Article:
He wasn’t wrong.

And to finish, a little bunch of purple numbers we spotted today – two are in the same family, but which two?

Author: Dave Pole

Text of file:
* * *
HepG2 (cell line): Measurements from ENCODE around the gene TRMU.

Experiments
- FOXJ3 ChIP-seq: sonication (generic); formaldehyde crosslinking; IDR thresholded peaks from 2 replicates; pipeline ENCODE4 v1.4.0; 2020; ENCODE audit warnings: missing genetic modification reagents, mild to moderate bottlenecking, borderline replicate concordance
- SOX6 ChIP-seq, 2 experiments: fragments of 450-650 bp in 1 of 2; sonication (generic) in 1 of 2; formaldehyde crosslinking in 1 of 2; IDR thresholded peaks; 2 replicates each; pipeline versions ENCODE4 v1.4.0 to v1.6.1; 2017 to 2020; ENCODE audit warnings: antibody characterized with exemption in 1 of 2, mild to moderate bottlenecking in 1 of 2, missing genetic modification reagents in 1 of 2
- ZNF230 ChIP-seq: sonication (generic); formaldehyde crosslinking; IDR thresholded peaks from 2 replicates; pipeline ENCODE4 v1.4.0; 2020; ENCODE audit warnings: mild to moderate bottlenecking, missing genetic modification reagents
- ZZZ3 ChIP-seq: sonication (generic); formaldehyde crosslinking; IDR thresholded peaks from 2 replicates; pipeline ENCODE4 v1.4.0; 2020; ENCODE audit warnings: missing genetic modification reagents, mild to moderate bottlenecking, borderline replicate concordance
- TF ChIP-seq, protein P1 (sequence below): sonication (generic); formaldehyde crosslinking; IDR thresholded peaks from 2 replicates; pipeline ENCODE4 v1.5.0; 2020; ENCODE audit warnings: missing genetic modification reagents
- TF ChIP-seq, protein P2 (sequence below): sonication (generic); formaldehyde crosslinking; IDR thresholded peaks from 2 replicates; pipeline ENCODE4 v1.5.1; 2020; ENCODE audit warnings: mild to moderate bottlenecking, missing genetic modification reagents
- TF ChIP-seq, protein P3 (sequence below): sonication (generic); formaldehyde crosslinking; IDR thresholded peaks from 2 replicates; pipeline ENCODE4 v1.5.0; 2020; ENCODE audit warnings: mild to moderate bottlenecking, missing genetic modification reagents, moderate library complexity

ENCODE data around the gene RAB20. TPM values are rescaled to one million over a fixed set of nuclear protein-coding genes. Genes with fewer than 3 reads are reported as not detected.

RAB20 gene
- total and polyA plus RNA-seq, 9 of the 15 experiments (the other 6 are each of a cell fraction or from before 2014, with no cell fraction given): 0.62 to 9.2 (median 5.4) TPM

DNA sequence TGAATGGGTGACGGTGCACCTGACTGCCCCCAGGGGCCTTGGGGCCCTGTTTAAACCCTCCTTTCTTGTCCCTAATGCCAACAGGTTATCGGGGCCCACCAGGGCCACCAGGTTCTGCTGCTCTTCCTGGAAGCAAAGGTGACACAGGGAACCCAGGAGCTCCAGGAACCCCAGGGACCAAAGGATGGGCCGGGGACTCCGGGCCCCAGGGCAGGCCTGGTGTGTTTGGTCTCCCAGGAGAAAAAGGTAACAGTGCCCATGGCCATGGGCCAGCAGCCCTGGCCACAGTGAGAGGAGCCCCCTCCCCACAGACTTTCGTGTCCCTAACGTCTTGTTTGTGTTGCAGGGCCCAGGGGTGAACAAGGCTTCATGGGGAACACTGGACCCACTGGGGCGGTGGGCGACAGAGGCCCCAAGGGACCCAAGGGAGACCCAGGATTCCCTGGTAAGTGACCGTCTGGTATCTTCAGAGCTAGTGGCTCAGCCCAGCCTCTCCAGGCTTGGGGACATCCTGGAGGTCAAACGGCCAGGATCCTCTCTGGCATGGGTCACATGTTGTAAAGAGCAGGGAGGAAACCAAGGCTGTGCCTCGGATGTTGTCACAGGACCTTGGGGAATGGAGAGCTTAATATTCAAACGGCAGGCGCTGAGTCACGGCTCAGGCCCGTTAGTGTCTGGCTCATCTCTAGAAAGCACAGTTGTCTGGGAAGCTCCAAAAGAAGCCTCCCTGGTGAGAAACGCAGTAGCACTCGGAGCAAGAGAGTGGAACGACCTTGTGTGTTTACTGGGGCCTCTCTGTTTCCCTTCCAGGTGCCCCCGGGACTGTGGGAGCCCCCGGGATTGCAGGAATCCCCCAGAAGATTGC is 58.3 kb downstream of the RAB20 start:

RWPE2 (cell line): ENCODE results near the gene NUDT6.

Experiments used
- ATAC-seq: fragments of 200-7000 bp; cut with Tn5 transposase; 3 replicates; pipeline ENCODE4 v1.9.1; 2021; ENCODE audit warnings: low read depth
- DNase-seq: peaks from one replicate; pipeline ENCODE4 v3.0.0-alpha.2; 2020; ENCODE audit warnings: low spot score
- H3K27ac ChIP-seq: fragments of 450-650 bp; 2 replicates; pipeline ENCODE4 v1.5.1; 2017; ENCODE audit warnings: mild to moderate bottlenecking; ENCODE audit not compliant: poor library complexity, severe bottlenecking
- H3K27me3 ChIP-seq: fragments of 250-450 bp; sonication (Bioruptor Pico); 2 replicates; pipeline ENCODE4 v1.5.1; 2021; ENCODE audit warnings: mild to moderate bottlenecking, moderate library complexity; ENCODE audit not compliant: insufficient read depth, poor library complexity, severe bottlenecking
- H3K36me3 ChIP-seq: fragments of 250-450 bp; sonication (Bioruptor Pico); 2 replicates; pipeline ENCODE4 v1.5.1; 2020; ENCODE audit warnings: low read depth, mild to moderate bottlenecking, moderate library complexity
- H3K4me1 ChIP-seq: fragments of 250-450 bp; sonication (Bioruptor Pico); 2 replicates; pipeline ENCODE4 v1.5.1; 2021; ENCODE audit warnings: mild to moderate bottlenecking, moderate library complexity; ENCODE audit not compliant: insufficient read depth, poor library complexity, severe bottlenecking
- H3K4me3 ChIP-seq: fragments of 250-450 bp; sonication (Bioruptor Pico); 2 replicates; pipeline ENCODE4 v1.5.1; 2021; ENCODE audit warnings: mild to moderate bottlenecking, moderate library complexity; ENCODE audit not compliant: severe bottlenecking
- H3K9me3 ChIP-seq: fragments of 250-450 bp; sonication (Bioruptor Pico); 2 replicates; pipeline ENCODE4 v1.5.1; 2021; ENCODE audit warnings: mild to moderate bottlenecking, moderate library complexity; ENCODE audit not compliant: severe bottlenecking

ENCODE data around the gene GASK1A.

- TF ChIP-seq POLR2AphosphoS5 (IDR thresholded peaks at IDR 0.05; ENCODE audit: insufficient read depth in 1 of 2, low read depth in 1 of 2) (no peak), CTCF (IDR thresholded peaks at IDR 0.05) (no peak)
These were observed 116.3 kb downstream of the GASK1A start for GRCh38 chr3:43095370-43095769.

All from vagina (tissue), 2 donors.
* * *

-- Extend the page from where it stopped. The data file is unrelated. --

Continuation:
I've spent my life doing a lot of things, all of them interesting and many of them great fun. When most people see my CV they probably think I'm making things up because it includes being a rather bad welder and engineering dogsbody, a potter, a groundsman and bus driver. I taught in a prison and in one of those ghastly old mental institutions as an art therapist and I spent ten years as a community artist. I was one of the founding members of Spike Island, which began life as Artspace Bristol. ! wrote a column for Bristol Evening Post (I got sacked three times, in which I take some pride) and I worked in local and network radio and then finally became an Anglican parish priest for 25 years, retiring at 68 when I realised that the institutional church and me were on different paths. What interests me? It would be easier to list what doesn't, but I love cooking and baking with our home grown ingredients. I'm fascinated by botany and wildlife in general, and botanical illustration. We have a camper van that takes us to the wild places, we love walking, especially in the hills, and we take too many photographs. But what really animates me is the question "what does it mean to be human?". I've spent my life exploring it in every possible way and the answer is ..... well, today it's sitting in the van in the rain and looking across Ramsey Sound towards Ramsey Island. But it might as easily be digging potatoes or making pickle, singing or finding an orchid or just sitting. But it sure as hell doesn't mean getting a promotion, beasting your co-workers or being obsequious to power, which ensured that my rise to greatness in the Church of England flatlined 30 years ago after about 2 days. But I'm still here and still searching for that elusive sweet spot, and I don't have to please anyone any more. Over the last 50 or so years we've had a succession of gardens, some more like wildernesses when we were both working full-time, but now we're back in the game with our two allotments in Bath.